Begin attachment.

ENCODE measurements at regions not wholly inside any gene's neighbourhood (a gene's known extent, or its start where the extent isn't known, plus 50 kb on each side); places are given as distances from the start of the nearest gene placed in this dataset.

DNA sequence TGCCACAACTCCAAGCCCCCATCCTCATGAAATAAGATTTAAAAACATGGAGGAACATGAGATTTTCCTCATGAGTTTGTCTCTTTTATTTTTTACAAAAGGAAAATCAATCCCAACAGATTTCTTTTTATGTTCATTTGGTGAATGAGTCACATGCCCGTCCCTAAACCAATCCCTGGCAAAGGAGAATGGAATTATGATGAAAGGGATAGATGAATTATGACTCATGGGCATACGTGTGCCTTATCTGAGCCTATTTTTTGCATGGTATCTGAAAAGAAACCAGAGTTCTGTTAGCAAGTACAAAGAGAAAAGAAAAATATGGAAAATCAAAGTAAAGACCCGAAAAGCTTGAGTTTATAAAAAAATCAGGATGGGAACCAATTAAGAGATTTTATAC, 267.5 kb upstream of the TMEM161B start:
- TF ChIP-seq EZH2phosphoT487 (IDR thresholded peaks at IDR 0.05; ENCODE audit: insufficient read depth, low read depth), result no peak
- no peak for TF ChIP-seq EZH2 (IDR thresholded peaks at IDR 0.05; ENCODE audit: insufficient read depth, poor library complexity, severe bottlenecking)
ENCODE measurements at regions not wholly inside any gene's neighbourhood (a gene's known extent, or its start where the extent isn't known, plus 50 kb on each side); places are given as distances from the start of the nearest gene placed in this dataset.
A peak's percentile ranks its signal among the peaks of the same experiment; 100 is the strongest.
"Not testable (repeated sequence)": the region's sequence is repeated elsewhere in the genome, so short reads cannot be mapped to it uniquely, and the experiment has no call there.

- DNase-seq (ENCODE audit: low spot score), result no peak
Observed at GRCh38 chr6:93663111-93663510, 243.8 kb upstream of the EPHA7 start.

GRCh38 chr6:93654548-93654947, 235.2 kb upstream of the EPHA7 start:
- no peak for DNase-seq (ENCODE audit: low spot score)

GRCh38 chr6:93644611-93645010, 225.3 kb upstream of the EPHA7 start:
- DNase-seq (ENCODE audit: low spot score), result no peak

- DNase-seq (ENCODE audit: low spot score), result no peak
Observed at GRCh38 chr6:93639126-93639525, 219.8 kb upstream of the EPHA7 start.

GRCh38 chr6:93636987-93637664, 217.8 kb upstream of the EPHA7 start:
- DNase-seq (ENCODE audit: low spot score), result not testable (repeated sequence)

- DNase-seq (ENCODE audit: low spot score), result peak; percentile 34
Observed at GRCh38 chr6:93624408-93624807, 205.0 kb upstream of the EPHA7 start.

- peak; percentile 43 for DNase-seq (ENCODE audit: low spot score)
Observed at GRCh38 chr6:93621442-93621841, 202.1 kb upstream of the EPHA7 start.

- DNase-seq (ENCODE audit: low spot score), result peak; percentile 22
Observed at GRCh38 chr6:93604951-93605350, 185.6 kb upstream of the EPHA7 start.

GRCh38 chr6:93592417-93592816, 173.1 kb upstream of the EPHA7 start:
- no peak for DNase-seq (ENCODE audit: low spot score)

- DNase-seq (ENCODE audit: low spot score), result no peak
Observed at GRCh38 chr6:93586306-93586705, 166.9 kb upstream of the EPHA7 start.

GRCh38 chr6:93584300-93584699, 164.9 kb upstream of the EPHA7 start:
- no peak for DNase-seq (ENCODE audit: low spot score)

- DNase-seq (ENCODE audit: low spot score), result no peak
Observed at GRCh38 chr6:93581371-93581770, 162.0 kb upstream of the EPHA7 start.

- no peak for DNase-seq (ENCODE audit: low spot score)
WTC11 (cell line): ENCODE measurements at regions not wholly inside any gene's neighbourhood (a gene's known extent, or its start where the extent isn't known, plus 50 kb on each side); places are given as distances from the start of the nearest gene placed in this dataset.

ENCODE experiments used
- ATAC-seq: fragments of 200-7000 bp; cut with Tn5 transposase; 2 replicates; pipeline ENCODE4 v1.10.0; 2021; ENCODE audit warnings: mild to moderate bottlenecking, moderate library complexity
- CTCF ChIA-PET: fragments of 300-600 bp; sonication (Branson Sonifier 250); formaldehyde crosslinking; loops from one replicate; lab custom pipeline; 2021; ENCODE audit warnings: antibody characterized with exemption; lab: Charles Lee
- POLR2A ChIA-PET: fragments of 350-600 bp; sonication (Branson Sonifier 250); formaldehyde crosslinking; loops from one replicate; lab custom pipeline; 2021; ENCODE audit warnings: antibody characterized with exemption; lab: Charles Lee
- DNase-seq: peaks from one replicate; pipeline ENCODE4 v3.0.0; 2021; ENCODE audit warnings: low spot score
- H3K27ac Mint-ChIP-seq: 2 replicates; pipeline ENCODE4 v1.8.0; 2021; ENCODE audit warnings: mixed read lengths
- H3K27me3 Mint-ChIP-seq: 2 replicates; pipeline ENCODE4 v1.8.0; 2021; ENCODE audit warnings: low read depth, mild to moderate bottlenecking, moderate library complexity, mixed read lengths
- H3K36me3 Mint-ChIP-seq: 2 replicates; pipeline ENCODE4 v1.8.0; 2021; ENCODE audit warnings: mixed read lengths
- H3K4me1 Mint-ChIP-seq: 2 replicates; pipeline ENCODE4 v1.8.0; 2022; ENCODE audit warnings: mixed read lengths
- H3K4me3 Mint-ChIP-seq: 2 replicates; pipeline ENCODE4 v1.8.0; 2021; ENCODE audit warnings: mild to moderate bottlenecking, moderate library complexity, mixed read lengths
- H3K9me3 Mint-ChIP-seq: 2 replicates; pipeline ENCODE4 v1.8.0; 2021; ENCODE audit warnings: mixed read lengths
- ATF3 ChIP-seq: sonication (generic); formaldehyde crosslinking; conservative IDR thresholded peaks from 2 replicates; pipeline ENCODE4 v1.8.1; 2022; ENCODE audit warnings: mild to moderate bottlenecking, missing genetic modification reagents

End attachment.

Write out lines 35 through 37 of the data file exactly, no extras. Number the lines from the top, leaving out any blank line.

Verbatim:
- ATAC-seq: fragments of 200-7000 bp; cut with Tn5 transposase; 2 replicates; pipeline ENCODE4 v1.10.0; 2021; ENCODE audit warnings: mild to moderate bottlenecking, moderate library complexity
- CTCF ChIA-PET: fragments of 300-600 bp; sonication (Branson Sonifier 250); formaldehyde crosslinking; loops from one replicate; lab custom pipeline; 2021; ENCODE audit warnings: antibody characterized with exemption; lab: Charles Lee
- POLR2A ChIA-PET: fragments of 350-600 bp; sonication (Branson Sonifier 250); formaldehyde crosslinking; loops from one replicate; lab custom pipeline; 2021; ENCODE audit warnings: antibody characterized with exemption; lab: Charles Lee